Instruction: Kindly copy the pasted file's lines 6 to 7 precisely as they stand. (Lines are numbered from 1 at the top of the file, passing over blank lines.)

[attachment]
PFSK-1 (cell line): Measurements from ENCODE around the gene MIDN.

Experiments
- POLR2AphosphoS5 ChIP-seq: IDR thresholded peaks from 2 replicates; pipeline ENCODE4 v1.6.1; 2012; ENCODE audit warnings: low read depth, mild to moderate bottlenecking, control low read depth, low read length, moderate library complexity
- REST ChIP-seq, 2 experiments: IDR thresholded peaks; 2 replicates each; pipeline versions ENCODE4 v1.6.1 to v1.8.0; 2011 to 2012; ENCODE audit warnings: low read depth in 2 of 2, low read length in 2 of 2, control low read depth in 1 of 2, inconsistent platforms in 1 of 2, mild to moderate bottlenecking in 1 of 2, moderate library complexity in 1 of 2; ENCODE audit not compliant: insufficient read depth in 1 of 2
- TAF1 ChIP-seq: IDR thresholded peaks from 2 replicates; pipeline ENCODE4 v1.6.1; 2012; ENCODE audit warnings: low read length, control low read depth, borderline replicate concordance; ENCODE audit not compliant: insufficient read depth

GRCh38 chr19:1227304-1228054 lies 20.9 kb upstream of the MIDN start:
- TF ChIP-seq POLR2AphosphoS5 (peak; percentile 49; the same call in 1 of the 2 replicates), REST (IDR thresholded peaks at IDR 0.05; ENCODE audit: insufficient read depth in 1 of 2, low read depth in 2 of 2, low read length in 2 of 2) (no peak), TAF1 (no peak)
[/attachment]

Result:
GRCh38 chr19:1227304-1228054 lies 20.9 kb upstream of the MIDN start:
- TF ChIP-seq POLR2AphosphoS5 (peak; percentile 49; the same call in 1 of the 2 replicates), REST (IDR thresholded peaks at IDR 0.05; ENCODE audit: insufficient read depth in 1 of 2, low read depth in 2 of 2, low read length in 2 of 2) (no peak), TAF1 (no peak)